Florence Pugh’s Year of Performing Perfectly

Movies Features Florence Pugh
Florence Pugh’s Year of Performing Perfectly

The first time most folks noticed Florence Pugh, she was playing the lead in William Oldroyd’s Lady Macbeth, a macabre costume drama about a young woman muzzled by her loveless marriage. Her character, Katherine, draws the viewer’s pity to start with: Her husband, Alexander (Paul Hilton), ignores her, her cruel father-in-law, Boris (Christopher Fairbank), loathes her, and her world is stiflingly small, bound to a grand estate where she dwells and is denied freedom to roam the woods beyond its doors. Eventually, away from the gaze of her male custodians, she has an affair with Sebastian (Cosmo Jarvis), and then the murders begin.

Katherine’s arc from sympathetic to calculating to pure evil is carried by Oldroyd’s cold, refined filmmaking, but actualized by Pugh’s work as Katherine. It’s in the eyes, and the posture: Her pupils contract over the course of the film, darkening as she’s robbed of all hope and possibility. Katherine admires nature, but she’s forbidden from experiencing it by her role as wife. She wants love, but Alexander won’t touch her. Pugh maintains tight control over her expressions and body language, gradually shifting from dispossessed to self-possessed to something far more sinister. Over time, deciding whether to claim her as heroine or as villain becomes impossible, and that quality gave Pugh her laurels when the film dropped in 2017.

Since then, Pugh’s name has continued to rise in visibility and increase in value, right up to 2019 and likely beyond. She appeared in three films of wildly different genres and tones, evenly sprinkled throughout of the year: February’s Fighting with My Family, June’s Midsommar, and December’s Little Women, the latter of which she’s rightly received the most praise. Whether she enjoys any Oscar attention for being the umpteenth actress to play Amy March or not, 2019 has been Pugh’s year, a year of performances each good on their own but stellar when taken together. She’s an up-and-comer no more. Officially, Pugh is here, demonstrating her versatility in a sports dramedy, a histrionic horror movies, and a warm-hearted reconfiguration of timeless literature.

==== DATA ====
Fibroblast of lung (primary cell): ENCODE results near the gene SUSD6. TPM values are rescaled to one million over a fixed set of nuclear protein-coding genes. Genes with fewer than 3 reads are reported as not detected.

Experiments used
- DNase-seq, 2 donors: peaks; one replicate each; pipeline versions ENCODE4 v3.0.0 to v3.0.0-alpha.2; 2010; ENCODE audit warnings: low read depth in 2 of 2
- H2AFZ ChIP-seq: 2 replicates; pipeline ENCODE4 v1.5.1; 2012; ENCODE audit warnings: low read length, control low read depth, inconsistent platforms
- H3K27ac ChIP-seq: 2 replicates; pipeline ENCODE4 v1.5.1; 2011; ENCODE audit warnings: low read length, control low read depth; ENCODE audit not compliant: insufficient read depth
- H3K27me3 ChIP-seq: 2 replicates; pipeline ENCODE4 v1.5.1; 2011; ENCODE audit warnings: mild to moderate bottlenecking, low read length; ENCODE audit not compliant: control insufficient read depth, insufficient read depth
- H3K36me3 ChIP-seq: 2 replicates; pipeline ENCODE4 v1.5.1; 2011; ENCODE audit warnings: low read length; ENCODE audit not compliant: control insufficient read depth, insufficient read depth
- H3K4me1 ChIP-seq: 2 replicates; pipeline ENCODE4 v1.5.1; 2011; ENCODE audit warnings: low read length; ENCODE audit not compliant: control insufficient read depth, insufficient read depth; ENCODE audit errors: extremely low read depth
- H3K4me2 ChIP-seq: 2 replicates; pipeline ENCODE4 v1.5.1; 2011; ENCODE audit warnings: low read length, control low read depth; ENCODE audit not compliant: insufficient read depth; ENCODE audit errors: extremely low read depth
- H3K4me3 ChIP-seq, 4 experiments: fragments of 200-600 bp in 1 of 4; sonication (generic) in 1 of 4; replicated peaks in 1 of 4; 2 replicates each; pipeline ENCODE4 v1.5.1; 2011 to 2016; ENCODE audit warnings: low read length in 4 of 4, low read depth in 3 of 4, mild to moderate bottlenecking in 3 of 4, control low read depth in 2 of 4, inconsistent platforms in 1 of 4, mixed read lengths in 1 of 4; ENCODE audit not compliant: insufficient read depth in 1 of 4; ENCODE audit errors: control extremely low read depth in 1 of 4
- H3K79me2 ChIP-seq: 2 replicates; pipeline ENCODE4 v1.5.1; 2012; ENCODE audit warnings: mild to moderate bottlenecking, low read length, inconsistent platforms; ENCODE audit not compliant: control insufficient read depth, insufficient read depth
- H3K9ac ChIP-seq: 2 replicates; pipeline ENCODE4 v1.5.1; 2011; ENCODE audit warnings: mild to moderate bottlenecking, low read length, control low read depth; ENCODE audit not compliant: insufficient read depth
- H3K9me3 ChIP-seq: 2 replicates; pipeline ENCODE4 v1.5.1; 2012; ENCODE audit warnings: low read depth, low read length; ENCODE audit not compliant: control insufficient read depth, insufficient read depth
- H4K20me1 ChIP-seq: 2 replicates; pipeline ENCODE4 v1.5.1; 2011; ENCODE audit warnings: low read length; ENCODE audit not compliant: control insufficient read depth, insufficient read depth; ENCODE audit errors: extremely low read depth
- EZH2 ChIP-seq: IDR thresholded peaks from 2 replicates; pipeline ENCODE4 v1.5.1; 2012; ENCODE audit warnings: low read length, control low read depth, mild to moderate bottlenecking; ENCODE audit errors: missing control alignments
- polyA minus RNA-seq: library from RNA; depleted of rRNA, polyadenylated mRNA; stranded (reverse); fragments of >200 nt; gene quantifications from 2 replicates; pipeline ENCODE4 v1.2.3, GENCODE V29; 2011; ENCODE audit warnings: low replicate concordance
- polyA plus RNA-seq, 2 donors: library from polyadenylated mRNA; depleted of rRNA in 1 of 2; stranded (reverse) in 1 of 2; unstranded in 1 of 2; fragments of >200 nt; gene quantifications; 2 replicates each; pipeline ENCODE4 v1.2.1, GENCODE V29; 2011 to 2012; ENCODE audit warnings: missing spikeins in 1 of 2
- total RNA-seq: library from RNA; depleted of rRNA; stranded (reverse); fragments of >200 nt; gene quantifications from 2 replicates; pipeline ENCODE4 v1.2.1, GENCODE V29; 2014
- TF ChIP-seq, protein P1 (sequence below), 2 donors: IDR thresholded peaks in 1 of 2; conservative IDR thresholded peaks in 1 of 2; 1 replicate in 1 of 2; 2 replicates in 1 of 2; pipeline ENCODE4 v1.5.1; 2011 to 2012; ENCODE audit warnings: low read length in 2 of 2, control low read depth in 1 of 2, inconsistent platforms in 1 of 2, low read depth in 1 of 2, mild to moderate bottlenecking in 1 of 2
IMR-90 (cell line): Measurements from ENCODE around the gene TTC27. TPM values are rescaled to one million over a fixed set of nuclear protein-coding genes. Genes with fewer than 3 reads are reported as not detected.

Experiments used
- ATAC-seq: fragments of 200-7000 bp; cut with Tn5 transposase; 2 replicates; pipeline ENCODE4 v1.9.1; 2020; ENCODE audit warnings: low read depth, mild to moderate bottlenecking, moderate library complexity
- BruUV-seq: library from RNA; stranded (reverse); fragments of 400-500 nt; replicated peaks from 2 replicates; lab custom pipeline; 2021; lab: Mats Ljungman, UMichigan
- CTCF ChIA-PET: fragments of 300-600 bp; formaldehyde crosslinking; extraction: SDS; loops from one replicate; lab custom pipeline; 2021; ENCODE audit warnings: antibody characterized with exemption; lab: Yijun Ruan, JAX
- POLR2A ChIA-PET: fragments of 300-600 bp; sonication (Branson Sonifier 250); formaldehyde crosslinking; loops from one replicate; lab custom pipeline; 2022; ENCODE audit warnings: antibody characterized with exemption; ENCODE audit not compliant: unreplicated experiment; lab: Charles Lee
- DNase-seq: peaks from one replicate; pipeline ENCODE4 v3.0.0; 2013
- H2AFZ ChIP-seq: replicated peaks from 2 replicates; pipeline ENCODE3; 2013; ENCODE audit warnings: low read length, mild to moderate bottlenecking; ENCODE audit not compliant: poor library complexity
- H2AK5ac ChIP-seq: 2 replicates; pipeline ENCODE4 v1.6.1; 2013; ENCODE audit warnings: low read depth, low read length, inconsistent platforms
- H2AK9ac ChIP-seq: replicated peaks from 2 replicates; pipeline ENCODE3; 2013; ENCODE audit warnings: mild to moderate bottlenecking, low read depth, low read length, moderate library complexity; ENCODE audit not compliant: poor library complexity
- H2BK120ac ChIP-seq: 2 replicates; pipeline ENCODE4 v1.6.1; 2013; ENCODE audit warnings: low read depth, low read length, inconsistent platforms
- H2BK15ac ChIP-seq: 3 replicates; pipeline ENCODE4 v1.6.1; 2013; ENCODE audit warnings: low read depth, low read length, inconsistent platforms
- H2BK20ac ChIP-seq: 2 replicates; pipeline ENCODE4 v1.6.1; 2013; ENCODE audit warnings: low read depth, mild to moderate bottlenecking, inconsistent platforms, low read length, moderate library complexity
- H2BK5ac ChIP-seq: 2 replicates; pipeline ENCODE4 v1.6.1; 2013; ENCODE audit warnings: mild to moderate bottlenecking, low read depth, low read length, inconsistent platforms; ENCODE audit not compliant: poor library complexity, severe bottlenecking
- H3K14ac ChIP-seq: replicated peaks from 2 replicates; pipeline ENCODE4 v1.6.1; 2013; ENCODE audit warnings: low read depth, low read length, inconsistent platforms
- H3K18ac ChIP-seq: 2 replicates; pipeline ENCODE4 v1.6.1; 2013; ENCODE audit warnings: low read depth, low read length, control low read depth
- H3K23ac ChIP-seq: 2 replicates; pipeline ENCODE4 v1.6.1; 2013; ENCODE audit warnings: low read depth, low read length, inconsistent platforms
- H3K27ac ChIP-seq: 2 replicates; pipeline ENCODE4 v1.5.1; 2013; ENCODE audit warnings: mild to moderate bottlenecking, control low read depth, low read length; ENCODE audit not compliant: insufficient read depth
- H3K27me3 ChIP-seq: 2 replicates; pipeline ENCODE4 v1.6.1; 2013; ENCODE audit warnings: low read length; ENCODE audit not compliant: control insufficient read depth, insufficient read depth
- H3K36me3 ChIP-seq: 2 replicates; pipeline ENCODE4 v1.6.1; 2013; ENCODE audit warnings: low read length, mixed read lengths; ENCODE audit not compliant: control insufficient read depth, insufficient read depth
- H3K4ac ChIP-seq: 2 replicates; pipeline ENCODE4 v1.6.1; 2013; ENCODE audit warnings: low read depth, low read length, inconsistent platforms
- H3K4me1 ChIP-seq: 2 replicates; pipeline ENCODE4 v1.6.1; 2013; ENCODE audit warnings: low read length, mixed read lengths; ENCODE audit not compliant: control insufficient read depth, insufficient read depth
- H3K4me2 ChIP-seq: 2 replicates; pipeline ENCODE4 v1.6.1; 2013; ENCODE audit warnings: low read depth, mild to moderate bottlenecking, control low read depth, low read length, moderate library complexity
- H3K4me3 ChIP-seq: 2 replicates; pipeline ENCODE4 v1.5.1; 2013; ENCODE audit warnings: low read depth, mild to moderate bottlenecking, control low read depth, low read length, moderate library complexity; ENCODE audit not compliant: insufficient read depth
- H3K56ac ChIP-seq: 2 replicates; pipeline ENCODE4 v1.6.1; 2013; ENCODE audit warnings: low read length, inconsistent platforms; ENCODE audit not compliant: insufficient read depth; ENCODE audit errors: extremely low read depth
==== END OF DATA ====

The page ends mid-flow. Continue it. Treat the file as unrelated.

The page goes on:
But 2019 isn’t simply the year of the most Pugh. That distinction goes to 2018, where she appeared in three theatrical films—The Commuter, Outlaw King and Malevolent—plus one television film (King Lear, not merely a riff on Shakespeare but an actual Shakespeare work) and one miniseries (Park Chan-wook’s The Little Drummer Girl). Instead, 2019 is the year where Pugh wove together a unifying narrative over three otherwise unrelated movies, about young women searching for identity against the backdrop of family matters.

Take Little Women, the film that best fits this outline as an individual entry in Pugh’s filmography. As Amy, she stretches out her legs more so than the character does in the pages of Louis May Alcott’s novel: Where she’s typically thought of as a brat, vain and flighty, here she’s just brat-adjacent. Sure, she burns the novel of her sister Jo (Saoirse Ronan) out of spite. Sure, she draws caricatures of her teacher for her classmates to giggle over. But Amy has dreams and aspirations. She wants to travel across Europe, live in Paris, and blossom into the greatest painter the world has ever known. Hard as it may be to know oneself when surrounded by three siblings, Amy has a firm grasp on who she wants to be, and as the movie leads her—and its viewers—toward a full realization of her personhood, it inevitably calls her back home to deal with death in the family.